There are complex issues of who belongs in the community and who is responsible for the poor among us, and those are issues that we are still negotiating in our culture today. Because even though the Bible was written in a specific place and time, it's themes continue to challenge us. So here are few things that I thought were especially meaningful for us to consider in light of who we are as Zion UCC in Delaware in the summer of 2018. We believe God is leading us into a new season of life and in prayer and conversation we are discerning that together. So what does this chapter of Ruth have to say about our situation?
First the idea of returning. The Hebrew word for "return" shows up 12 times just in this first chapter! When Naomi's life has crumbled around her, she decides to return to to Israel. However the same word is used for Ruth and Orpah's plan to go with her, and also for her encouragement to them to go back to Moab. How can the daughters-in-law return to somewhere they've never been?
The reality is that none of us can ever really return. The places we long to go back to aren't really there anymore. They are changed and we are changed. And usually when we want to go back to a place, what we really want to do is go back to a time, which is totally impossible. Naomi wanted to go somewhere familiar, but what she really wanted was to go back to a time when she had her husband and her boys. When she was happier. When the world made sense.
As we think about how God is moving us forward as a church, it's tempting to think of progress in terms of returning to a place or a time we used to know. How we did things at that church we used to go to. Or how things used to be at this church, when we had a big Sunday School full of kids.
The message for us in Ruth this morning is that even if we try to return, we will be going somewhere new. And thank God. We don't want to be the church we used to be because this city is not what it used to be. We want to be the church that Delaware needs now. We are grateful for how this church has been blessed in the past and we can certainly look to our past for guidance. But like Ruth, with boldness and courage, we are returning somewhere we've never been. It may look familiar; it may remind us of things we've seen and done before. But it won't be the same. And honestly, some of you may not think it's better at first. But God willing, it will be exactly what it's supposed to be for this time and this place.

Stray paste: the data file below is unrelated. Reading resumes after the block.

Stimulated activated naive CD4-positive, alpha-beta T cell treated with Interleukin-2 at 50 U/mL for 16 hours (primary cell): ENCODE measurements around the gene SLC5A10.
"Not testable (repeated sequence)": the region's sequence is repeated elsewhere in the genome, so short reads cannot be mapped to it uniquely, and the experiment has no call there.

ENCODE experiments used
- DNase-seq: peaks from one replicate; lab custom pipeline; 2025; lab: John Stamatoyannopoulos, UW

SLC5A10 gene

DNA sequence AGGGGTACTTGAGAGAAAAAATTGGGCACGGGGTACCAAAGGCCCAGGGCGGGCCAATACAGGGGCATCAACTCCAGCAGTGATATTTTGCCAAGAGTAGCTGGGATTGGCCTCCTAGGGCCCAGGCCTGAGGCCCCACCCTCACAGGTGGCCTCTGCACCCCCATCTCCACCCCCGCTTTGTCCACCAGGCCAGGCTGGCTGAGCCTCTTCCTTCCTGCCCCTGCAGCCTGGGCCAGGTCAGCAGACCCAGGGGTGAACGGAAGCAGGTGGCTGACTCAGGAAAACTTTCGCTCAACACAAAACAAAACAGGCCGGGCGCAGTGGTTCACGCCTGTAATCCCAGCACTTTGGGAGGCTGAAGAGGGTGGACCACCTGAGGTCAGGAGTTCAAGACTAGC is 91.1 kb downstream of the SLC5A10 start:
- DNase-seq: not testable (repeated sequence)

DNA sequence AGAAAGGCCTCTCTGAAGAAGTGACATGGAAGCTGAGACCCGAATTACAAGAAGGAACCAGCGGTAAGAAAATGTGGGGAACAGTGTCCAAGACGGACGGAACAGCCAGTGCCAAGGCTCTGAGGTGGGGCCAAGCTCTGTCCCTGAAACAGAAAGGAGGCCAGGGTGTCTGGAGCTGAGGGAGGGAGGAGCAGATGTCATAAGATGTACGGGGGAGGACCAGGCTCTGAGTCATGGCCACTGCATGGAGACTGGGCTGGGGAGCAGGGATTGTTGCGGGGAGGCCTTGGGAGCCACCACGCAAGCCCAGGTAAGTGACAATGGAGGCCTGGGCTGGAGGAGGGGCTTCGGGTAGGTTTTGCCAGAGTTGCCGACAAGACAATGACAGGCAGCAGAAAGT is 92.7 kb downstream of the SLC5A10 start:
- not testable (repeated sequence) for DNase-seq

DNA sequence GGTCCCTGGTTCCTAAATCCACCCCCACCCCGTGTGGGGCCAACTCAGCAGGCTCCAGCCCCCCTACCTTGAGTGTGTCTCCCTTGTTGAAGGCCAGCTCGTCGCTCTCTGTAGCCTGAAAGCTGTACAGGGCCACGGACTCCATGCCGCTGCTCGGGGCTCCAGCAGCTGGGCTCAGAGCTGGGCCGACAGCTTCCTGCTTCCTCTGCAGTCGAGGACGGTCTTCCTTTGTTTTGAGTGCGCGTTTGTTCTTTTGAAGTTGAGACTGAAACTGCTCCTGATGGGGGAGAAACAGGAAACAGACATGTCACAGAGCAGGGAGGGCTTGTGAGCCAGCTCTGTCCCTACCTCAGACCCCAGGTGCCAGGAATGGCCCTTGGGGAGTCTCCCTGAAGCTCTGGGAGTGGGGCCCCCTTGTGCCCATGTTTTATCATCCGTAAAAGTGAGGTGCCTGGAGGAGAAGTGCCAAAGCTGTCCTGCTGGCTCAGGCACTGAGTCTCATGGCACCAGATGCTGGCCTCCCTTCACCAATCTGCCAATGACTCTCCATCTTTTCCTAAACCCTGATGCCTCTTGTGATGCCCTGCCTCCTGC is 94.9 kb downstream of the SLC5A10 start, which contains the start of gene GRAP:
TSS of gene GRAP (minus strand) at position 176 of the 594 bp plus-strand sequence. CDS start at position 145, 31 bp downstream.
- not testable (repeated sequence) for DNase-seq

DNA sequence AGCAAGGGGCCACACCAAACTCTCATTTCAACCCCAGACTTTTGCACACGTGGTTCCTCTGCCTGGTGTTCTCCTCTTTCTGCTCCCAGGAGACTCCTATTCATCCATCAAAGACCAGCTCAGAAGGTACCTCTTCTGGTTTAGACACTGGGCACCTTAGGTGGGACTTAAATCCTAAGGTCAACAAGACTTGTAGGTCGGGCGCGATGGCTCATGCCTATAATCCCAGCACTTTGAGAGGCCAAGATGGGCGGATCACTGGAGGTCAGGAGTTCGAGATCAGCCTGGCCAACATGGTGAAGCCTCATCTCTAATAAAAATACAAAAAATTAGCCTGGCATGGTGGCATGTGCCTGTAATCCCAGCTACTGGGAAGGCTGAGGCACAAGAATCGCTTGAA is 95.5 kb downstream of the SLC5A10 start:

Finally, this story contains themes of emptiness and fullness, as we will see as the story goes along. Naomi is grieving and longing to return to a life that is gone and that's giving her a distorted perspective. In verse 20 she says that she went away full and that God has brought her back empty. But the reason she went away was because her family's bellies were empty. Yes, her family was together, but they felt the emptiness of despair and they couldn't see a future. Now her family is gone and she says she is empty. But she's coming back to a place where some fullness of provision has been restored. There is food and safety here. And, she has Ruth. Now I'm not saying that Ruth makes up for the family that Naomi lost, or that Naomi shouldn't feel sad. But I am saying that maybe her perspective isn't taking into account all of reality.
This is something we can consider too as we move into a new season. When we look at our life together, do we see emptiness or fullness? When we look at the past, are we whitewashing it, seeing only fullness and overlooking emptiness?
When we look at what we have now, are we seeing only emptiness and lack and overlooking the fullness and abundance that God has already given us? In your own life, what are you calling empty? And is there maybe more there than you have been willing to recognize?
As we move to the Table we consider what it means to empty and how God can fill us. When we say we are empty, it doesn't have to mean that we are worthless or awful. It means there is room in us for more goodness. John Henry Newman said that "to live is to change. And to be perfect is to have changed often." So this morning, as we pursue perfection, which in Greek means completion or maturity, we invite God to change us. Again. We embrace the mystery of how we can possibly be filled by these little pieces of bread and little cups of wine. They won't fill our physical bodies. But this ritual will fill the empty places in our spirits as we open our hearts and minds to experience Jesus Christ. What does that mean? Maybe for you it is the very conscious and logical act of remembering what Jesus did and in this moment recommitting yourself to follow in his way. Or maybe it's a sense of love or fellowship that you feel inside you, something harder to describe, something inspiring and comforting. Although we come to the same table, Jesus meets each of us differently, exactly as we need to be met. We are invited to come exactly as we are, empty in different ways, and trust that we will be filled and changed.
Because, beloved, as our ancestors in the faith have proclaimed for hundreds of years, This is the joyful feast of the people of God. People of all genders, all ages, and all races — every BODY — come from the east and the west, from the north and the south, and gather about Christ’s table.